Market tone: Stocks called higher; euro and pound surge against the dollar; Treasurys lower; Nymex crude up 46c at $98.80; gold up at $1,724.0.
Overnight action: The EU has been unable to get backing for treaty changes from all 27 member-states. The UK blocked the creation of a new EU treaty.
Watch for: University of Michigan consumer confidence survey; Trade balance data.
Europe divided on Friday in a historic rift over building a closer fiscal union to preserve the euro, with an overwhelming majority of countries led by Germany and France agreeing to forge ahead with a separate treaty, leaving the EU’s third biggest economy Britain isolated.
The outcome of a two-day European Union summit left financial markets uncertain whether and when more decisive action would be taken to stem a debt crisis that began in Greece, spread to Portugal, Ireland, Italy and Spain and now threatens France and even economic powerhouse Germany.
A new treaty could take three months to negotiate and may require referendums in some countries. Two ECB sources told Reuters the European Central Bank would keep purchases of euro zone government bonds capped for now and not take extra action. Debt markets were wary. Interbank lending rates eased but Italian 10-year bond yields remained around 6.5 percent.
Twenty-six of the 27 EU leaders agreed to pursue tighter integration with stricter budget discipline in the single currency area, but Britain said it could not accept proposed EU treaty amendments after failing to secure concessions.
After 10 hours of talks that ran into the early hours of Friday, all 17 members of the euro zone and nine countries that aspire to join resolved to negotiate a new agreement alongside the EU treaty with a tougher deficit and debt regime to avoid a repetition of the debt crisis in future.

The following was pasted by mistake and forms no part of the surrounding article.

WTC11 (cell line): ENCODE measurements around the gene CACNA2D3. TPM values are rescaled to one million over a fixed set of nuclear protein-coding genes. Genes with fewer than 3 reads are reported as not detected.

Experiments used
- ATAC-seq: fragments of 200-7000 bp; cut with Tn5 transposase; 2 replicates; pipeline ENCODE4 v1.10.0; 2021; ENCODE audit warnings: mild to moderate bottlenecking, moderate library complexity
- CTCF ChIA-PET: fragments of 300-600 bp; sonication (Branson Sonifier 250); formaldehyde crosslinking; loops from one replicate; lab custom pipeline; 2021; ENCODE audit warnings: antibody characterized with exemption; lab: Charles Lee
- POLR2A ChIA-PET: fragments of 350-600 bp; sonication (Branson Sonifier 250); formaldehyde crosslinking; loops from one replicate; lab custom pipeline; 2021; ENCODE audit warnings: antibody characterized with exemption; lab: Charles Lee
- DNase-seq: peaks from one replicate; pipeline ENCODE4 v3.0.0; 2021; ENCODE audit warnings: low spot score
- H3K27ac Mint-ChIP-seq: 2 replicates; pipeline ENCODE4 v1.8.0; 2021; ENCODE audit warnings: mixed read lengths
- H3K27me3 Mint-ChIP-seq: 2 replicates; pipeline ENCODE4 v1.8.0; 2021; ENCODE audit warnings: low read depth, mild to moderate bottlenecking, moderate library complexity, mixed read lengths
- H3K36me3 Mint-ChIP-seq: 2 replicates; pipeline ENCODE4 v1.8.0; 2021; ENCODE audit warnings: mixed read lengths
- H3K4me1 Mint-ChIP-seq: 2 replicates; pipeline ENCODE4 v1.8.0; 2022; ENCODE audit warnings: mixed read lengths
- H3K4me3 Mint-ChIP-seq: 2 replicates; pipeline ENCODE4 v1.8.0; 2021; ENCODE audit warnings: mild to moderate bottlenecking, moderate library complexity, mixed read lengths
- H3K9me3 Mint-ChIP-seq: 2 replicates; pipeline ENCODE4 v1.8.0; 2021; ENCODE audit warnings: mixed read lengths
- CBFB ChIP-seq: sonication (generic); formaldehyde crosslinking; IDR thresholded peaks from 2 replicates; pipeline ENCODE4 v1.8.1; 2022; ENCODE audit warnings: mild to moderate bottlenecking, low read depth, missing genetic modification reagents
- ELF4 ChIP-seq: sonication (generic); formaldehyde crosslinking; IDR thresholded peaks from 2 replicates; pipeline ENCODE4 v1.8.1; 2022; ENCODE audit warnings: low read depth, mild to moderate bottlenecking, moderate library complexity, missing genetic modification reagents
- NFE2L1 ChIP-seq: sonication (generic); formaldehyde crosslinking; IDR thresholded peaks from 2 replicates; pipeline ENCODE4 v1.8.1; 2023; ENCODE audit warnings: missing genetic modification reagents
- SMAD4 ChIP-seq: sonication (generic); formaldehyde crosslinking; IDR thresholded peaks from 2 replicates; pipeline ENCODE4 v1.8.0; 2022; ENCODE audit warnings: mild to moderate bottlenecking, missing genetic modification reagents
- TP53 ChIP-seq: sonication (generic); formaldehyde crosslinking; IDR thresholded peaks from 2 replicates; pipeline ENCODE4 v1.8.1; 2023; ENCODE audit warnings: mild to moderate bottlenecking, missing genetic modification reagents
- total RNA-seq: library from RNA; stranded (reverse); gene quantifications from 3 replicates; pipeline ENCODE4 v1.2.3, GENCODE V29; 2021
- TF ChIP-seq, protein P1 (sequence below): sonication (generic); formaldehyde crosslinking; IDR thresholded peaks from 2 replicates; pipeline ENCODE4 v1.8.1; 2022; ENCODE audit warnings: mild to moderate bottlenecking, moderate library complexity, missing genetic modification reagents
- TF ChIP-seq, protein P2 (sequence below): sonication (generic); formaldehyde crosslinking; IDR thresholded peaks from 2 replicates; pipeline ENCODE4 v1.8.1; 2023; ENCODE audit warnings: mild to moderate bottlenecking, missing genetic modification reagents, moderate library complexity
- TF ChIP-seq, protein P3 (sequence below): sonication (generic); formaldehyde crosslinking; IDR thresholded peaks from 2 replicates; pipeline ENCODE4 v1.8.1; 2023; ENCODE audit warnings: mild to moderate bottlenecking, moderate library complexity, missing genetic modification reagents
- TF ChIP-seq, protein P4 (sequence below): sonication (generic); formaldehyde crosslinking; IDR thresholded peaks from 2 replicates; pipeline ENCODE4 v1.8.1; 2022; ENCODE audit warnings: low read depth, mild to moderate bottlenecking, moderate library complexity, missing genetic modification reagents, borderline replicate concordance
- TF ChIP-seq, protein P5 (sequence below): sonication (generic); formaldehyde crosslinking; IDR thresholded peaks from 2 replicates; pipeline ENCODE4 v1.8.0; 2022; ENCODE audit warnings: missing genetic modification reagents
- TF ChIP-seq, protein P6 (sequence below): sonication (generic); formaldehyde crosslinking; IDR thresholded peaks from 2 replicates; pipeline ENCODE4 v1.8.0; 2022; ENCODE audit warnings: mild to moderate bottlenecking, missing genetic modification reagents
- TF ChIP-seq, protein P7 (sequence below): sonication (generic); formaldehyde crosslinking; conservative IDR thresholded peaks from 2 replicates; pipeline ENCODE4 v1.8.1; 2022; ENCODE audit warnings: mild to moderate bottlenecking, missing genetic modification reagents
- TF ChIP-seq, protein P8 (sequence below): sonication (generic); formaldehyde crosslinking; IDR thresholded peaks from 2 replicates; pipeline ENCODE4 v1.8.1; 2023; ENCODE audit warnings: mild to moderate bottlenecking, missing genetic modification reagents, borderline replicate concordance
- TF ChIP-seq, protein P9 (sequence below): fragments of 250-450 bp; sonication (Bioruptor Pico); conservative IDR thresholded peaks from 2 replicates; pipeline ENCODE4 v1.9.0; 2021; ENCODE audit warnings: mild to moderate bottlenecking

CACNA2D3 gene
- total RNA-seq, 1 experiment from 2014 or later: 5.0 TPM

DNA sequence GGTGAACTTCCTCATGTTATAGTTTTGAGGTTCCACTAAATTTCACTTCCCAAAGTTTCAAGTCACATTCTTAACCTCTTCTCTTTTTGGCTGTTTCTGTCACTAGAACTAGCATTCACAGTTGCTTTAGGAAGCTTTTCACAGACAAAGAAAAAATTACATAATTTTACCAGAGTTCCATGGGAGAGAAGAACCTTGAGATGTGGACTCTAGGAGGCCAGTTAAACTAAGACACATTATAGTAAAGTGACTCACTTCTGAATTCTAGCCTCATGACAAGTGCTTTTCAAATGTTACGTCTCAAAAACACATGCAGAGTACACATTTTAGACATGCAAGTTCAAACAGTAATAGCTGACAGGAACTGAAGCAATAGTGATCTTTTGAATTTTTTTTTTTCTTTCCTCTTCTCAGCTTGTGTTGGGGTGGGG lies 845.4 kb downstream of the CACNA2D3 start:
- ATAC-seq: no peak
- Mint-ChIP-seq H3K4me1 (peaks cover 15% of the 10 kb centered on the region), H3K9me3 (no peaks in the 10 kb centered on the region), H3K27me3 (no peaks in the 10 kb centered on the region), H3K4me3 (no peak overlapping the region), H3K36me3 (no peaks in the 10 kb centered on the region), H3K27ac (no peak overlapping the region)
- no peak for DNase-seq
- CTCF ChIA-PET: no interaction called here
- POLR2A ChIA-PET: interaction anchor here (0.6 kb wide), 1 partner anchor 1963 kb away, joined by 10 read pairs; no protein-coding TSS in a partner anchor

The nine non-euro states said they would consult their parliaments, where appropriate, on taking part in the process. After a long night of wrangling, Britain’s few allies melted away in the Brussels dawn.
“Not Europe, Brits divided. And they are outside of decision making. Europe is united,” Lithuanian President Dalia Grybauskaite said in blunt English.
Stocks to watch this morning include Texas Instruments, Altera and more.
Texas Instruments lowered its fourth-quarter guidance, citing broadly lower demand in all markets except for its wireless applications processor business. Shares dropped 4.7% to $28.51 premarket on the downbeat view.
Chip maker Altera slashed its already-downbeat guidance, calling for a sequential revenue decline of 13% to 16%. The company’s October view projected a drop of 7% to 11%, which would have delivered between $465 million and $485.9 million. Altera’s shares were recently off 4.2% at $33.98 premarket.
Credit rating agency Moody’s has downgraded France’s three big banks due to their difficulty borrowing money.
The move follows a previous rating cut by Moody’s for Credit Agricole and Societe Generale in September.
“Liquidity and funding conditions have deteriorated significantly” for each of the banks, Moody’s said, adding that the problem was likely to worsen.
“The probability that the bank will face further funding pressures has risen in line with the worsening European debt crisis,” the rating agency said of each of the three.
It also assigned a negative outlook to all three banks’ ratings, warning that it will continue to monitor the European bank debt markets, and would downgrade them again if conditions look set to worsen.